It's surprisingly difficult to find a good code snippet for this on Google, so here's an efficient computation of integer powers in C, using binary exponentiation:

# Category Archives: Mathematics

# Exact Bounding Boxes for Spheres/Ellipsoids

Finding the tightest axis-aligned bounding box for a sphere is trivial: the box extends from the center by the radius in all dimensions. But once the sphere is transformed, finding the minimal bounding box becomes trickier. Rotating a sphere, for example, shouldn't change its bounding box, but naïvely rotating the bounding box will expand it unnecessarily. Luckily there's a trick to computing minimal bounding boxes by representing the transformed sphere as a quadric surface.

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# A Beautiful Ray/Mesh Intersection Algorithm

In my last post, I talked about a beautiful method for computing ray/triangle intersections. In this post, I will extend it to computing intersections with triangle fans. Since meshes are often stored in a corner table, which is simply an array of triangle fans, this gives an efficient algorithm for ray tracing triangle meshes.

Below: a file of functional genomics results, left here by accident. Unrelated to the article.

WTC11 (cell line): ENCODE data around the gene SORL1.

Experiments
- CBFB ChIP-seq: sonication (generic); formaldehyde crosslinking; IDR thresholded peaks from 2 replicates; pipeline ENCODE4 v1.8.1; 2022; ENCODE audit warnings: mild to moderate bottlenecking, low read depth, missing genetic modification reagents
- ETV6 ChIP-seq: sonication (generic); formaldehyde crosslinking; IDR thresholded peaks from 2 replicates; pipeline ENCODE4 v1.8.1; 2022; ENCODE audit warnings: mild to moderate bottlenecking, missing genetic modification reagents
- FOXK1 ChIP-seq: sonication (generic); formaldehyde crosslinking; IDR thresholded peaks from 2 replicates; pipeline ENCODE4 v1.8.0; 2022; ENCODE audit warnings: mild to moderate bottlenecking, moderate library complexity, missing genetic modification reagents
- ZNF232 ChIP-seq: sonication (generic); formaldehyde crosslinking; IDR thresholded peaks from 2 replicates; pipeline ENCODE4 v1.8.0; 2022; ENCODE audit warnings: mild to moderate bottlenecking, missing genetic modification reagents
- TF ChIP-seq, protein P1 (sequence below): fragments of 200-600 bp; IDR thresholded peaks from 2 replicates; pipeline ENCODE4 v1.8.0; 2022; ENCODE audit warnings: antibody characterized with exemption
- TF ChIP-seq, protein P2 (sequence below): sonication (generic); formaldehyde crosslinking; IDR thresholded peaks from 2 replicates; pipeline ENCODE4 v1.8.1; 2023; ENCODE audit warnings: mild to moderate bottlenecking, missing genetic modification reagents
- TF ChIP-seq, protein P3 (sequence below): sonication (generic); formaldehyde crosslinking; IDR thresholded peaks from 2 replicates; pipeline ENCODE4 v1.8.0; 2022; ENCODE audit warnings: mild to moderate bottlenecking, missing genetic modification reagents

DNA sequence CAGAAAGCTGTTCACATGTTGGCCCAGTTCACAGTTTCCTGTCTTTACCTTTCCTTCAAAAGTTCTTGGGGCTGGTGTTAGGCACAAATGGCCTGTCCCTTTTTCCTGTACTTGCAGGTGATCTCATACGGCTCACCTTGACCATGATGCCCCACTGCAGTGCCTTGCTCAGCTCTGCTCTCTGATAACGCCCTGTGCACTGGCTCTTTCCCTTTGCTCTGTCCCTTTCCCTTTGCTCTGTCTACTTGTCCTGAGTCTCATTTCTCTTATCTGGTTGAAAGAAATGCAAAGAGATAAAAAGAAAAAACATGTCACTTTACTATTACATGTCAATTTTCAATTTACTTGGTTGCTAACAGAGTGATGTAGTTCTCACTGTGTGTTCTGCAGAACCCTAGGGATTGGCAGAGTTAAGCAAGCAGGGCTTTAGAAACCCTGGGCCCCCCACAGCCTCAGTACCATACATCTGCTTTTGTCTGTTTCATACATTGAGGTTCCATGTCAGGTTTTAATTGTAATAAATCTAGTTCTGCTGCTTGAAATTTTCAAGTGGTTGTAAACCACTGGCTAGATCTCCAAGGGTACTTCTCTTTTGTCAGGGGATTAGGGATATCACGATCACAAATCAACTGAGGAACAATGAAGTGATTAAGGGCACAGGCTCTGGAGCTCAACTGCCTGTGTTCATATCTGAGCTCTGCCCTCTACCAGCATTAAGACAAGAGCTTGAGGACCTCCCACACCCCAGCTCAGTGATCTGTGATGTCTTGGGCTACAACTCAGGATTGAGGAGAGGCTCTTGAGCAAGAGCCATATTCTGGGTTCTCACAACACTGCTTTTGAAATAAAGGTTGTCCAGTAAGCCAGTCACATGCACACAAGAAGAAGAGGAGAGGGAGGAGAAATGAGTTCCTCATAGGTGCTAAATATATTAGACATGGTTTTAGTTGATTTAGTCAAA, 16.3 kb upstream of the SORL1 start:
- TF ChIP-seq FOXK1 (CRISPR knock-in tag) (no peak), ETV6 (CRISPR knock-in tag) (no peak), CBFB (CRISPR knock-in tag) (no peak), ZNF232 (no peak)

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# A Beautiful Ray/Triangle Intersection Method

3D ray/triangle intersections are obviously an important part of much of computer graphics. The Möller–Trumbore algorithm, for example, computes these intersections very quickly. But there is another method that I believe is more elegant, and in some cases allows you to compute the intersection for “free.”

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# Big Numbers

Take a number, say, 264, and write it in binary: Continue reading Big Numbers

# Solving Cubic Polynomials

Although a closed form solution exists for the roots of polynomials of degree ≤ 4, the general formulae for cubics (and quartics) is ugly. Various simplifications can be made; commonly, the cubic \(a_3\,x^3+a_2\,x^2+a_1\,x+a_0\) is transformed by substituting \(x = t-a_2/3a_3\), giving Continue reading Solving Cubic Polynomials

# Solving Polynomials

A well known (if not by name) theorem is the Abel–Ruffini theorem, which states that there is no algebraic expression for the roots of polynomials with degree higher than 4.

A not-so-well-known fact is that for any polynomial \(P(x)\), it is possible to find (with exact arithmetic) a set of ranges each containing exactly one root of \(P(x)\). One such algorithm is due to James Victor Uspensky in 1948. Continue reading Solving Polynomials